How will the publishing industry change over the next ten years?

By   Hannah Bickerton 11 min read

whitefox: helping brands, thought leaders and writers create beautiful bespoke books

We’ve spent a fair bit of time over the last few months looking back over the past ten years of whitefox. But we also thought our anniversary was a good opportunity to peer into publishing’s crystal ball and see what the immediate future might look like. To help us, we’ve asked a range of writers, agents, publishers and industry experts to share some of their predictions too. We hope you find it as fascinating as we do.

Sustainability efforts will increase

‘The last ten years have seen the early signs of disruption to book supply chains through Brexit, protectionist trade policies and the impact of the pandemic on shipping. Now in the next ten, shortages of raw materials, labour and production capacity, and sharply rising energy costs, foreshadow some of the issues for a globalised publishing industry against the challenge of meeting Net Zero. Books are still going to be made and distributed – it would be foolish to bet against the world’s oldest and most stable media format, and digital distribution offers authors alternatives to complex production. But in charting a course in an increasingly volatile and complex world, it points to the value of working with expert navigators.’
~ George Walkley | Director of Outside Context Ltd

‘As resources become scarcer and carbon neutrality begins (thank God) to take effect, books will become more special with even more care taken with their design, production and beauty.’
~ Andrew Franklin | Co-Founder of Profile Books

‘Sustainability will become a bigger and bigger issue for publishers, printers and retailers alike, partly driven by passionate colleagues within the industry, partly by consumer demands, and ultimately by government carbon taxes. As an industry we have a huge responsibility to improve our sustainability and I believe unsustainable book “finishes” will become shunned, thereby having implications for all books but especially “special editions” which currently utilise multiple additional unsustainable finishes. Formats for illustrated books will become even more standardised across the industry to make more efficient use of paper and reduce wastage in the printing process (non-standard formats are likely to become very expensive too). Shipping books long distances will be incompatible with climate/sustainability targets, thereby presenting a challenge to printing colour books in China for EU/US markets and incentivising more local printing in all markets. But creative people are also their most innovative when barriers are put in their way and they need to find ways to work around them. I predict that these challenges will unleash a new wave of creativity and innovation across all areas of the industry: book designers will find more and more innovative ways to make books look beautiful without unsustainable finishes; and new, more sustainable inks and materials will be developed and widely used.’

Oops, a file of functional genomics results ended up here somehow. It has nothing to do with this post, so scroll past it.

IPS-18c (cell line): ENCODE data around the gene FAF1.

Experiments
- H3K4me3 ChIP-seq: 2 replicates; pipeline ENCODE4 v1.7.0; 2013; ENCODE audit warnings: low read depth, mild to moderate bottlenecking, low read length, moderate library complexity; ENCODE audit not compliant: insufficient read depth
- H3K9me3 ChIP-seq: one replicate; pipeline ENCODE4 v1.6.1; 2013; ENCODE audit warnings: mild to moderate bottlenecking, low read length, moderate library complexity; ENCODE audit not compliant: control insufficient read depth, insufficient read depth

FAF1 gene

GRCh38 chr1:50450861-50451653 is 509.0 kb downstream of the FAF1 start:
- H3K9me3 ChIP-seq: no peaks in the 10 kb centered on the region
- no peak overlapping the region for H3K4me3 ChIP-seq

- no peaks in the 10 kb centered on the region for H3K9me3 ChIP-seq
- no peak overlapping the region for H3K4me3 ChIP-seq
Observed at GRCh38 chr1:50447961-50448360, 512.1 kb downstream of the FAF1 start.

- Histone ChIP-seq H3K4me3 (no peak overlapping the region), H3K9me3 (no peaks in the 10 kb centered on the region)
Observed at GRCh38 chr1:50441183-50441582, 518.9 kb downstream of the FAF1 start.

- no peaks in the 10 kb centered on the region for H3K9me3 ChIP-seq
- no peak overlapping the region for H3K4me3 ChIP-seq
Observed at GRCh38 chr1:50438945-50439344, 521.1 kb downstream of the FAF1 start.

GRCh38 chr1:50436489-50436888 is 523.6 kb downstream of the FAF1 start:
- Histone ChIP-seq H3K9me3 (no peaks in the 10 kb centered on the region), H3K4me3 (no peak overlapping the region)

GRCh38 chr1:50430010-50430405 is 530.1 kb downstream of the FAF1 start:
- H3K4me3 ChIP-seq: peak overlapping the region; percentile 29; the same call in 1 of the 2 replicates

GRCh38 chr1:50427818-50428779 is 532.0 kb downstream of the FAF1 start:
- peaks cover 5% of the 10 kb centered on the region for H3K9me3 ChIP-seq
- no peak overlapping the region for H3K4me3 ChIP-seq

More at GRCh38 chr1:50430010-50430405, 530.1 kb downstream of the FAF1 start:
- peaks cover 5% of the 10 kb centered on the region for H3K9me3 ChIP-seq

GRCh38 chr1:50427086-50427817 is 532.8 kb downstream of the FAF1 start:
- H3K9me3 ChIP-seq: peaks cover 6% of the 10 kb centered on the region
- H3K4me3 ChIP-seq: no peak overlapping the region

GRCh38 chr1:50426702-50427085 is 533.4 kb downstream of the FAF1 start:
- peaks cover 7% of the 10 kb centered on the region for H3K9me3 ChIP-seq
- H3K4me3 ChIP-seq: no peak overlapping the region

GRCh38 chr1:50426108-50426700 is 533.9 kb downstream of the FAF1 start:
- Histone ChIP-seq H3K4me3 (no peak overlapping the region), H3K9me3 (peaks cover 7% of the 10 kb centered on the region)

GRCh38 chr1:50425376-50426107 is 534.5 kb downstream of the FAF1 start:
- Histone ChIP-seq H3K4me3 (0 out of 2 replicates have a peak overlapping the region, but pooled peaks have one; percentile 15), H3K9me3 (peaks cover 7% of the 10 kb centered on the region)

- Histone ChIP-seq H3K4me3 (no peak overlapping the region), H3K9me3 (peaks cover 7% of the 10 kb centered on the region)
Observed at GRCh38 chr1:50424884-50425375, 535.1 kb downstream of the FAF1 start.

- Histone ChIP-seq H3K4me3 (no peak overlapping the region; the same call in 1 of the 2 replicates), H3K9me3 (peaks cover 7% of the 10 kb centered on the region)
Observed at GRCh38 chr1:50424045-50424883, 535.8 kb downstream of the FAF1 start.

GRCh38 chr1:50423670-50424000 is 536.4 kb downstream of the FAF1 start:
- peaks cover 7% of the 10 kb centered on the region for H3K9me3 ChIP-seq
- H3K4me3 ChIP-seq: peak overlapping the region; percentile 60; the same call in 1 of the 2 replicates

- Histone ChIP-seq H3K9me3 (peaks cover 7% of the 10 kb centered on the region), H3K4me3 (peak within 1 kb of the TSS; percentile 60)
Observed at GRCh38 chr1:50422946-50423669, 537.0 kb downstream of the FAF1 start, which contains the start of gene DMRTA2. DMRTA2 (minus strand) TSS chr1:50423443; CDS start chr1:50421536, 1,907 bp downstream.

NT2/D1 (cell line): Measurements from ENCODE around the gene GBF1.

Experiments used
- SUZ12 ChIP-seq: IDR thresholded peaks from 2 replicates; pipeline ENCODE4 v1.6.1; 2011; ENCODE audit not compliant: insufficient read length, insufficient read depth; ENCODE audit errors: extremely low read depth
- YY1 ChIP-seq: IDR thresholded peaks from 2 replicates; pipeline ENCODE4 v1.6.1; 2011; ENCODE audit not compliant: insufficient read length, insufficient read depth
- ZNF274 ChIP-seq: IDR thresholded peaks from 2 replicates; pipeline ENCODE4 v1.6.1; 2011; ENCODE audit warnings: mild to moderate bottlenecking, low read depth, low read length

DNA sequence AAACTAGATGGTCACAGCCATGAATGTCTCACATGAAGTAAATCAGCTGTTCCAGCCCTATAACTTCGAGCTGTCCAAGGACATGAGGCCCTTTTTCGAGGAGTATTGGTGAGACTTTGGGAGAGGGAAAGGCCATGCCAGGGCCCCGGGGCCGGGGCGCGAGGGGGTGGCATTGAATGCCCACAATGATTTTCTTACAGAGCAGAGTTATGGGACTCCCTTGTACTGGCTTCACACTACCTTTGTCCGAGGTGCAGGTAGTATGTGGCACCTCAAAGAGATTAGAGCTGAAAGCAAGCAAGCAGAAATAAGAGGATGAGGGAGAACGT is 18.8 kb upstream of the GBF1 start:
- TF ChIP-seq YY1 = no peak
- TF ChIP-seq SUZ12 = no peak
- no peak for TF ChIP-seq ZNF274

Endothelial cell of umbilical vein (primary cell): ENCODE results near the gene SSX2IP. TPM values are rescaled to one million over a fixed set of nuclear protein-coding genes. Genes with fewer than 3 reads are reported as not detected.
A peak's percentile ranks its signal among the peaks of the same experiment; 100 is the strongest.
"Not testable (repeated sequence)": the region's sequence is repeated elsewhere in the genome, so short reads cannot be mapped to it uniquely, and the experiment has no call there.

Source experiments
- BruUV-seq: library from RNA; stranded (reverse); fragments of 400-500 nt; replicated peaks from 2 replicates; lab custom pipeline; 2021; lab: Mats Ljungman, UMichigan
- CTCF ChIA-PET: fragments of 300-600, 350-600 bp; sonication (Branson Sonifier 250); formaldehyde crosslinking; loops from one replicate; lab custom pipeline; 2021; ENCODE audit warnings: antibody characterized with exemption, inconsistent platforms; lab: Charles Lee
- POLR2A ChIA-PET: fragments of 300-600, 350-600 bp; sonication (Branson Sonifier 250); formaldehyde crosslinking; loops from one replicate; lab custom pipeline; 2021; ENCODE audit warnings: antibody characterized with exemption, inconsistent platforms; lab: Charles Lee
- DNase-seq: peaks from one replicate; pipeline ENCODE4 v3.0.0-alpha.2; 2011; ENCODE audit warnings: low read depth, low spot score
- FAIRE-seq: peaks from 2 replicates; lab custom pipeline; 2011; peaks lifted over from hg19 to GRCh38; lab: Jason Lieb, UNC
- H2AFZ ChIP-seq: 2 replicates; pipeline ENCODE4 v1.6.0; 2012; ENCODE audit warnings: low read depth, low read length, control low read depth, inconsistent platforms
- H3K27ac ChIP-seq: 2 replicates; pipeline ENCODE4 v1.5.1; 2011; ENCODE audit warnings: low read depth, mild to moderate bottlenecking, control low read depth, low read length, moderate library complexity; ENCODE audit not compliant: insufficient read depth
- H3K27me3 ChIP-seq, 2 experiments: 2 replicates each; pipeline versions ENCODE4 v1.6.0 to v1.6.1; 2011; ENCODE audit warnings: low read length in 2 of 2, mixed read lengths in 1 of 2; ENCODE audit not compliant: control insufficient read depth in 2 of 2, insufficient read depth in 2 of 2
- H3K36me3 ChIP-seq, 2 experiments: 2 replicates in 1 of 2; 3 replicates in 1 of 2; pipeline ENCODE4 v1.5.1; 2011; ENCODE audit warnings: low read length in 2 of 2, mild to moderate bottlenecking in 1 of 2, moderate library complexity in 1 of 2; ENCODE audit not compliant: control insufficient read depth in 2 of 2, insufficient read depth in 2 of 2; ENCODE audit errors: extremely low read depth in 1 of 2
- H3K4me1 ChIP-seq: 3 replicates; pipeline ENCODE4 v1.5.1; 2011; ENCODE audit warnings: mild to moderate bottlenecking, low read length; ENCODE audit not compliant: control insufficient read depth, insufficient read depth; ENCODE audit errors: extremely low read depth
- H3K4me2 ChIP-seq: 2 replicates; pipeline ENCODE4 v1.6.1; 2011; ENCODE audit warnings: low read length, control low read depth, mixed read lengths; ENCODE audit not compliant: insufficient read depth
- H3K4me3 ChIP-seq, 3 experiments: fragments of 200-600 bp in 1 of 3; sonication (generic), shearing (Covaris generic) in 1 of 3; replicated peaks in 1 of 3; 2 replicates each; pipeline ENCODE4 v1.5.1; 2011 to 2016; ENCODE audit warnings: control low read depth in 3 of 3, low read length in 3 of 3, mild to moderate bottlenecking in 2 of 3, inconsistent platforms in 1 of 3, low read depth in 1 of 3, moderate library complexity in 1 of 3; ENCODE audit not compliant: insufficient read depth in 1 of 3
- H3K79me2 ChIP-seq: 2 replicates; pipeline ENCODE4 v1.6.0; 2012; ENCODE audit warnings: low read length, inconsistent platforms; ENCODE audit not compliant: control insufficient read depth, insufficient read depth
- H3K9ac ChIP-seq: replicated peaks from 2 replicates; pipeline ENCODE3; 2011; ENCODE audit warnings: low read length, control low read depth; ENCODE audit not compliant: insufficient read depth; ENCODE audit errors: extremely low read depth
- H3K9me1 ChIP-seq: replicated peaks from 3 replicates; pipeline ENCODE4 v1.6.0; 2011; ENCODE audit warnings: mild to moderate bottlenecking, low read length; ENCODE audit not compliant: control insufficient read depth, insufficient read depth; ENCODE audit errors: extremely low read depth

~ Ian Hudson | Executive Director & Managing Director Consumer Publishing at Bloomsbury Publishing

‘The traditional publishing industry will continue to think it doesn’t need to innovate because of the endless supply of willing authors still entranced by being “traditionally” published. But I see the confluence of a few key issues over the next few years: the increasing cost of raw materials, production, transportation and distribution; publishing staff will no longer accept the living wage as a good enough trade-off for working with books, as the cost of living escalates; further innovation from Amazon and new players, especially when much of that is skewed in favour of self-published authors. I can imagine even more disgruntled mid-list authors choosing to test alternative publishing routes.’
~ Sam Missingham | Founder of The Empowered Author

The drive for more diversity, representation and equal opportunities will succeed

‘[I want to] see more Black, brown and minorities in director and CEO roles, with budgets that allow them to radically exact the change we always talk about online. Nothing major.’
~ Soraya Bouazzaoui | Literary Agent’s Assistant at The Bell Lomax Moreton Agency

‘[Publishers] will find new ways of nurturing diverse talent – enriching creativity, quality and the performance of their businesses.’
~ James Pattinson | Strategy Director & Consultant and whitefox author

‘I hope to see much more diversity within publishing teams, as well as in what they publish, with more of a sense of all of the wide and varied audiences there are. I’d love to see publishing be more open and accessible, but also more honest about where they need to change, learn and grow to invite in talent that is different and actually retain them. And also less pigeonholing of both author and staff and more chances given to new voices and “risks” than there are.’